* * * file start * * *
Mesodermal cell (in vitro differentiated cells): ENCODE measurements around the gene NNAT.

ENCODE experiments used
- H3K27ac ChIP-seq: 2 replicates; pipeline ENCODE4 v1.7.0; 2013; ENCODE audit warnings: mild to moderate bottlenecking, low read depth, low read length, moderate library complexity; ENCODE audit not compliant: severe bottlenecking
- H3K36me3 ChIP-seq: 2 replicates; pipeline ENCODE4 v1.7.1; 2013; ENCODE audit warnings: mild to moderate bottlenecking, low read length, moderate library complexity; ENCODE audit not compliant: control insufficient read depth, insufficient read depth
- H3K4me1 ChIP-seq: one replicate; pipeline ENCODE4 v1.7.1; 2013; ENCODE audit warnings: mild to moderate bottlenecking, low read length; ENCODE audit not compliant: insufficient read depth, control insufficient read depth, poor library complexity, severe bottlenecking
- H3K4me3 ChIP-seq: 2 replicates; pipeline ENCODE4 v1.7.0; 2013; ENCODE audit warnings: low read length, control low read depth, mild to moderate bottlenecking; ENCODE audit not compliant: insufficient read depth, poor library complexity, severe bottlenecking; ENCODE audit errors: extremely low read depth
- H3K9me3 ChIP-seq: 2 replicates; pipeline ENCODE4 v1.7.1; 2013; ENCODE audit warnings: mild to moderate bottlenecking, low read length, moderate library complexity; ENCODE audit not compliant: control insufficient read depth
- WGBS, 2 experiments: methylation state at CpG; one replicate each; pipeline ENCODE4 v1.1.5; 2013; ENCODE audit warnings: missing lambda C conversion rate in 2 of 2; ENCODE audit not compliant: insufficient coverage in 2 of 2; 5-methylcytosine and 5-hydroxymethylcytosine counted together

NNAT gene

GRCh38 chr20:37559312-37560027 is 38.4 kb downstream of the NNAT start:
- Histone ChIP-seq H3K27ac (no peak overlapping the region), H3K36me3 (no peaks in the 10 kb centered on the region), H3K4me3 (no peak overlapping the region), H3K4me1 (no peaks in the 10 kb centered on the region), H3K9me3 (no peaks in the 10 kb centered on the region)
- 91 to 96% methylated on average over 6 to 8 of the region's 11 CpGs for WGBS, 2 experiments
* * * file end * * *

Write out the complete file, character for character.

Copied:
Mesodermal cell (in vitro differentiated cells): ENCODE measurements around the gene NNAT.

ENCODE experiments used
- H3K27ac ChIP-seq: 2 replicates; pipeline ENCODE4 v1.7.0; 2013; ENCODE audit warnings: mild to moderate bottlenecking, low read depth, low read length, moderate library complexity; ENCODE audit not compliant: severe bottlenecking
- H3K36me3 ChIP-seq: 2 replicates; pipeline ENCODE4 v1.7.1; 2013; ENCODE audit warnings: mild to moderate bottlenecking, low read length, moderate library complexity; ENCODE audit not compliant: control insufficient read depth, insufficient read depth
- H3K4me1 ChIP-seq: one replicate; pipeline ENCODE4 v1.7.1; 2013; ENCODE audit warnings: mild to moderate bottlenecking, low read length; ENCODE audit not compliant: insufficient read depth, control insufficient read depth, poor library complexity, severe bottlenecking
- H3K4me3 ChIP-seq: 2 replicates; pipeline ENCODE4 v1.7.0; 2013; ENCODE audit warnings: low read length, control low read depth, mild to moderate bottlenecking; ENCODE audit not compliant: insufficient read depth, poor library complexity, severe bottlenecking; ENCODE audit errors: extremely low read depth
- H3K9me3 ChIP-seq: 2 replicates; pipeline ENCODE4 v1.7.1; 2013; ENCODE audit warnings: mild to moderate bottlenecking, low read length, moderate library complexity; ENCODE audit not compliant: control insufficient read depth
- WGBS, 2 experiments: methylation state at CpG; one replicate each; pipeline ENCODE4 v1.1.5; 2013; ENCODE audit warnings: missing lambda C conversion rate in 2 of 2; ENCODE audit not compliant: insufficient coverage in 2 of 2; 5-methylcytosine and 5-hydroxymethylcytosine counted together

NNAT gene

GRCh38 chr20:37559312-37560027 is 38.4 kb downstream of the NNAT start:
- Histone ChIP-seq H3K27ac (no peak overlapping the region), H3K36me3 (no peaks in the 10 kb centered on the region), H3K4me3 (no peak overlapping the region), H3K4me1 (no peaks in the 10 kb centered on the region), H3K9me3 (no peaks in the 10 kb centered on the region)
- 91 to 96% methylated on average over 6 to 8 of the region's 11 CpGs for WGBS, 2 experiments